The Grunt Work of Democracy


My mom, Angele Mokhiber, grew up in Zahle, Lebanon.

She was the eighth of eight sisters.

It was a time before cell phones, laptops, and I Pads.

Mom spent her time with family, fig trees, vineyards, and books.

I was thinking of Mom the other day.

I was up early at home in the kitchen, on my laptop.

My wife — Angela — who grew up outside Columbus, Ohio — came downstairs.

Instead of saying good morning to me, my wife saluted to the laptop and said — “Good morning, Mister.”

My wife was channeling my mother.

Mom used to come down from upstairs and instead of saying good morning to me, she would say good morning to the laptop.

Mom used to call my laptop “Mister.”

It was Mom’s way of saying to me — I’m a human being.

You’re a human being.

Show me some respect.

Get off the computer.

Not that we can or ever will.

Watching Democracy Now, reading CounterPunch or CommonDreams, or listening to Radio Open Source.

You could spend your life on the computer, becoming enlightened and educated about the ways of the world.

But what kind of difference does it make on the ground?

If it does make a difference, why the rightward drift in the country?

Because Glenn Beck and Rush Limbaugh and Sean Hannity and Sarah Palin reach more people than Amy Goodman, Alex Cockburn, Chris Hedges and Chris Lydon?

Or is it because as Sam Smith put it in his book Why Bother? – we watch C-Span to remind us what democracy was like?

Let’s take a case in point.

My home — Morgan County, West Virginia — a conservative, 60/40 Republican county.

The County Commission has put a mild zoning law on the ballot November 2.

This has energized an angry population — fueled by Fox — to turn out and put hundreds of “No Zoning” signs all over the county.

Or as the populist right wingers say here — “What part of leave me alone don’t you understand?”

They give cover to the developers who want no part of a zoning law that would help preserve the rural nature of the county.

And these are not just small yard signs.

They are large four foot by six foot “No Zoning” signs.

Imported from a pro-development group in neighboring Berkeley County — Building a Better Eastern Panhandle.

In May 2008, the anti-zoners crushed a zoning ordinance at the polls in Berkeley County 65 to 35.

How? They put these big “No zoning” signs all over the county.

Or as one pro-zoning businessman told us recently — “it was a campaign of half truths and fear here in Berkeley County to frighten the residents into voting against zoning.”

“A good zoning law will lower your property taxes and direct growth to the proper areas,” he said.

“But in the end, the fear mongers beat us.”

“They scared people to death that someone is going to tell them what to do with their property.”

They are trying to do the same thing here in Morgan County.

And actually, it’s the way Sarah Palin launched her career.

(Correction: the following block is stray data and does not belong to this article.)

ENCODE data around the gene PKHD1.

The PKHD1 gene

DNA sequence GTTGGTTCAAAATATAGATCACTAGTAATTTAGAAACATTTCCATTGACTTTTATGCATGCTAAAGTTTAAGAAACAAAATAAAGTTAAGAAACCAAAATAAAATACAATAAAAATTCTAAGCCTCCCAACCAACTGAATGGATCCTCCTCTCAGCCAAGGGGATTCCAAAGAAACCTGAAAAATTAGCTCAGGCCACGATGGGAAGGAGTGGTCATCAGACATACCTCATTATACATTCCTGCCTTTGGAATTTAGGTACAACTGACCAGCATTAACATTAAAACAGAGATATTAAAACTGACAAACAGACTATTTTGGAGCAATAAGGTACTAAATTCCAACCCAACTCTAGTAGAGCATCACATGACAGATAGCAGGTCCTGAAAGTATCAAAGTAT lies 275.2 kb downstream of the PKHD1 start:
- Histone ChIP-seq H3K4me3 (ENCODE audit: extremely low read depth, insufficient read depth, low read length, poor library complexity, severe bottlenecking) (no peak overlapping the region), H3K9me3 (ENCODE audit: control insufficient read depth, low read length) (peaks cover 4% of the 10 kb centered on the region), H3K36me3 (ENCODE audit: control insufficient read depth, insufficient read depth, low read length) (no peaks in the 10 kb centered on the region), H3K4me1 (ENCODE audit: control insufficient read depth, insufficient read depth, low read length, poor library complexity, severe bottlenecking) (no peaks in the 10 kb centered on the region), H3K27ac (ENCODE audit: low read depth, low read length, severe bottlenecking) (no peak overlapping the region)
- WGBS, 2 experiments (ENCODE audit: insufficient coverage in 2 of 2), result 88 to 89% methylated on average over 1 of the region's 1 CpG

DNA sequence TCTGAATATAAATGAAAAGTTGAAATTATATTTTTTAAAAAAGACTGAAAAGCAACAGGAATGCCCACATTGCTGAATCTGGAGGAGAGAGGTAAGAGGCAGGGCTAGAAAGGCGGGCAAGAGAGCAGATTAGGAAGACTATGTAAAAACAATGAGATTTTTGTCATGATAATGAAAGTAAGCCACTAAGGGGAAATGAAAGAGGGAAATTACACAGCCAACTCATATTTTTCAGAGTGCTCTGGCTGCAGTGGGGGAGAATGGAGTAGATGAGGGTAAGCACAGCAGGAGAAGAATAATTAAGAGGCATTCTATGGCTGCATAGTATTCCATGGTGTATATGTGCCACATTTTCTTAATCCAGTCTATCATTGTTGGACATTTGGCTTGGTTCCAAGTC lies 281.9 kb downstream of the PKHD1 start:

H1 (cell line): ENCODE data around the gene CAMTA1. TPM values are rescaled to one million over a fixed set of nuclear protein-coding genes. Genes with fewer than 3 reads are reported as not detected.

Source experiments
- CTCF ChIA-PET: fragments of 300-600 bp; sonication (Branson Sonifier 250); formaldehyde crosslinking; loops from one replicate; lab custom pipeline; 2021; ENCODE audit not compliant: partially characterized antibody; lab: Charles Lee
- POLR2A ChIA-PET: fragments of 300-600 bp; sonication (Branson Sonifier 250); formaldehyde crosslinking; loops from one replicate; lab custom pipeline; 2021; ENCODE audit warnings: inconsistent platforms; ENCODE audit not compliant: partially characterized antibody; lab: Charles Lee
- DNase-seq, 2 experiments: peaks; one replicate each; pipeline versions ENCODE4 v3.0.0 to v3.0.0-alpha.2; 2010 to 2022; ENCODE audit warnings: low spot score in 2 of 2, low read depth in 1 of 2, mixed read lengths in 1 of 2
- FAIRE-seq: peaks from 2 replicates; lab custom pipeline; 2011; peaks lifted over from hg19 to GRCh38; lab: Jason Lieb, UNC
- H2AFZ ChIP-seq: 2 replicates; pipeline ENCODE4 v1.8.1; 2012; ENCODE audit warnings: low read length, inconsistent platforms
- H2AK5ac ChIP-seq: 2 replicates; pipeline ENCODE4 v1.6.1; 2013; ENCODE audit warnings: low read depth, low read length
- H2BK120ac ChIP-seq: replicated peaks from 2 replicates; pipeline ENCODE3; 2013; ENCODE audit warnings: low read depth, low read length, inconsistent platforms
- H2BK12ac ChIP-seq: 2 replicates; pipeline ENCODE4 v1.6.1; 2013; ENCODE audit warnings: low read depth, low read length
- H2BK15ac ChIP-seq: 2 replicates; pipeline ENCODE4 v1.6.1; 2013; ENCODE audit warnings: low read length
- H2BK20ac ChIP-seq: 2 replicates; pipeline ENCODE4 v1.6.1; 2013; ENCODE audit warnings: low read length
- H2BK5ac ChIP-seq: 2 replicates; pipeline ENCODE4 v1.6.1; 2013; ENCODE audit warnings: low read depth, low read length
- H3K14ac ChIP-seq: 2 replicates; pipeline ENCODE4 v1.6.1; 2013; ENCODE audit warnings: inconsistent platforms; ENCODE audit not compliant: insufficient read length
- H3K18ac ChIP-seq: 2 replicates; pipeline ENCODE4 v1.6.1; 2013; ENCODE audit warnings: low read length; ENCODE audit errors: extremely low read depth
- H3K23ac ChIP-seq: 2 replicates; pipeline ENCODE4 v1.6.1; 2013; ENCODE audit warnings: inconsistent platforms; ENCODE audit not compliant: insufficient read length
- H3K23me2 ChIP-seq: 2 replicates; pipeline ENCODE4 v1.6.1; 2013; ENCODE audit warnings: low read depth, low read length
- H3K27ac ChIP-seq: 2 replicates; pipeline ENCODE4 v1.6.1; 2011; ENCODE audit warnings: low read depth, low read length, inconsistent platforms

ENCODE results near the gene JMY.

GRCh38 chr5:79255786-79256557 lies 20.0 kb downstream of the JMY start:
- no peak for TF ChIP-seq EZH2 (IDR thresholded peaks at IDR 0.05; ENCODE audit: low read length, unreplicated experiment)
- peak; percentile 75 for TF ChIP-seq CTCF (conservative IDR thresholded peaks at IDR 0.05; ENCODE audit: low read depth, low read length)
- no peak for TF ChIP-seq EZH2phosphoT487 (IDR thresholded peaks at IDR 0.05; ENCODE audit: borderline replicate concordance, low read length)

Palin became mayor of Wasilla, Alaska on an anti-zoning plank.

She then opened up Wasilla so that it became — as one city councilwoman put it — “one ugly strip mall from one end to another.”

And so, the question on the ground here in West Virginia becomes — in a year of right wing resurgence, where people are angry at government, can we beat back a populist right wing insurgency that wants to defeat a conservative zoning law that would protect the rural nature of our county?

If so, how?

And the answer is –

Democracy 101.

Person to person.

Talk to every likely voter.

Not that we will win.

But it’s our only chance of winning.

So far, we have spoken to close to 2,000 likely voters.

On our way to speaking to all 7,000 likely voters.

And what are we finding?

Forty-three percent favor our mild zoning law.

Call them the silent majority.

But most of them think it’s going to lose.


“Don’t you see the no zoning signs everywhere?”

“Will you put up a pro-zoning sign on your property?” we ask.

“No, the neighbors will get angry at me.”

The anti-zoning minority — 23 percent in our polling — is aggressive and angry.

Many of them believe that zoning is a way for the rich to get their way in the county.

They don’t want to become just another Washington suburb, but they support defeating a law that would protect against that outcome.

They have been whipped by Palin and Beck and Fox into an anti-government furor.

And locally, they have been told that zoning will open the door to government telling them what color to paint their fence.

Then there is a big chunk that is undecided — 33 percent according to our informal polling.

And they too are being scared by the minority.

It’s a microcosm of the country.

But Mister will not help us in this battle.

Or in the bigger battles for single payer health insurance, against the war in Afghanistan, or against burning fossil fuels.

It’s going to take the kind of grunt work we are not used to.

Person to person.

Phone call after phone call.

Citizen to citizen.

Good morning Mister.

Goodbye democracy.

RUSSELL MOKHIBER edits Single-Payer Action.

Russell Mokhiber edits the Corporate Crime Reporter.

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